• The influx of established stallions into Pennsylvania was evident in the year-end rankings. Rockport Harbor, who stood one year at Pin Oak Lane Farm in New Freedom before his death in August 2013, topped the general and 2-year-old sires lists by large margins. He was followed by the newly arrived Pin Oak Lane addition Any Given Saturday, E Dubai, Smarty Jones and Jump Start. E Dubai, who moved to the Keystone State for the 2011 season and most recently stood at Northview PA, was to stand in Maryland for the 2014 season, however.

  • Early nominations to the Triple Crown totaled 414, the highest since 449 in 2008. Thirty were Mid-Atlantic breds, including filly Dame Dorothy, owned by Bobby Flay and bred in Pennsylvania by Derry Meeting Farm. 

25 Years Ago: March 1999

Racing royalty Paul Mellon and Henry Clark were remembered after their deaths in February.


Clark, 95, inducted into the National Racing Hall of Fame in 1982, was instrumental in the legacy of the Christiana Stables of Jane duPont Lunger and her husband Harry, for whom he trained major stakes winners such as Obeah and Cyane.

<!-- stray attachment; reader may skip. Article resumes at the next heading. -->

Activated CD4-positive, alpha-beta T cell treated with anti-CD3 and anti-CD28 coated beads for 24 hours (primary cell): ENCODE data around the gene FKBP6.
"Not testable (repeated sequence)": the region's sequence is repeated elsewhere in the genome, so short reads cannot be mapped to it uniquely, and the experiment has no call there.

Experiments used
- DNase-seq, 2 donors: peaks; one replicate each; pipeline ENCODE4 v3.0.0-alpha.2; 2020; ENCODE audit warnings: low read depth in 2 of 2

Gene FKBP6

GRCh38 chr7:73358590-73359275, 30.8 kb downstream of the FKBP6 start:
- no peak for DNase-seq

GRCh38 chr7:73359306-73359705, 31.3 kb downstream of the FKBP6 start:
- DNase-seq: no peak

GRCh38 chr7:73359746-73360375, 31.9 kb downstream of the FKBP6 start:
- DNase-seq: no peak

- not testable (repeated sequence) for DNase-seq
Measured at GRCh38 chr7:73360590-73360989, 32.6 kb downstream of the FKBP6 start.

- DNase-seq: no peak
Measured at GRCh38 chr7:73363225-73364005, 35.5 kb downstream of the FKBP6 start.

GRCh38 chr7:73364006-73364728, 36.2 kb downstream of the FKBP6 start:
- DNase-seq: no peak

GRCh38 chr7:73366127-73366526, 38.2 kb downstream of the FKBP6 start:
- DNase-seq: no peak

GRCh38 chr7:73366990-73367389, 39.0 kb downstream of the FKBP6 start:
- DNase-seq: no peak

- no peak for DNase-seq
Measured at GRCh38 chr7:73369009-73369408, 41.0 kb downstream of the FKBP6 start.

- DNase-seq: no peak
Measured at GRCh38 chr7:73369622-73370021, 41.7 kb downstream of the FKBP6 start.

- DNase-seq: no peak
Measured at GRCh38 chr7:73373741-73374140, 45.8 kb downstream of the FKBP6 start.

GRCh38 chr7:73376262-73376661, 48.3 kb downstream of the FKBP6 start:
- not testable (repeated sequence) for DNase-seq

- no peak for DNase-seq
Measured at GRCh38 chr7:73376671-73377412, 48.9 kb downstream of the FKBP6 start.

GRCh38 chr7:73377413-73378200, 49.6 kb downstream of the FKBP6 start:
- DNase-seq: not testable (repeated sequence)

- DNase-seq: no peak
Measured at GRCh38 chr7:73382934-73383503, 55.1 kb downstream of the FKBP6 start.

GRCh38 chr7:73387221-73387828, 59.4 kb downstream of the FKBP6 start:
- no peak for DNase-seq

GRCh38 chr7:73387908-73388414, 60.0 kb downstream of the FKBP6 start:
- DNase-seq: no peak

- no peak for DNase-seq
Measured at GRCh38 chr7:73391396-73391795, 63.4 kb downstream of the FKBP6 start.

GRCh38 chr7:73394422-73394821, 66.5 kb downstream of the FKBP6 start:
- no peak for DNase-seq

Mellon, 91, was one of the foremost breeders and owners of his time. Racing greats were born at his iconic Rokeby in Upperville, Va., on a regular basis. Among the best were Hall of Famers Arts and Letters and Fort Marcy, champion Key to the Mint, Kentucky Derby winner Sea Hero, and Epsom Derby and Prix de l'Arc de Triomphe winner Mill Reef.

  • Travis Dunkelberger, at age 21, set all-time racords at Charles Town in 1998, winning 251 races and becoming the first jockey to reach the seven-figure plateau in a single year when his mounts earned $1,082,274. That November, he won six races on a single card, equaling a one-day record shared by John Franklin Northcutt Jr., Orlando Moreno, Phil Grove and Wayne Barnett. From South Dakota, Dunkelberger arrived in West Virginia at 19 and noted, "It's worked out well for me so far."

    Dunkelberger rode his final race Nov. 7, 2015, a victory in the My Sister Pearl Stakes aboard Red Hot Diva, his 3,932nd win from 17,922 rides, a 22 percent win rate.

  • Audrey and Allen Murray's Norquestor was put down in January when foundering after months of treatment for a pulled suspensory, then a bone infection With consecutive years of progeny earnings in excess of $2 million from just five crops to race, the 13-year-old son of Conquistador Cielo who stood at Murmur Farm in Darlington, Md., was book to 50 mares at the time of his death.

    For the Murrays, the loss left a void. "Not only as he important to us financially," said Mrs. Murray, "but we have lost a friend.

    "Norquestor was always such a happy horse. And he was everything you could hope for in a stallion - a great temperament, vigorous, fertile and always a gentleman.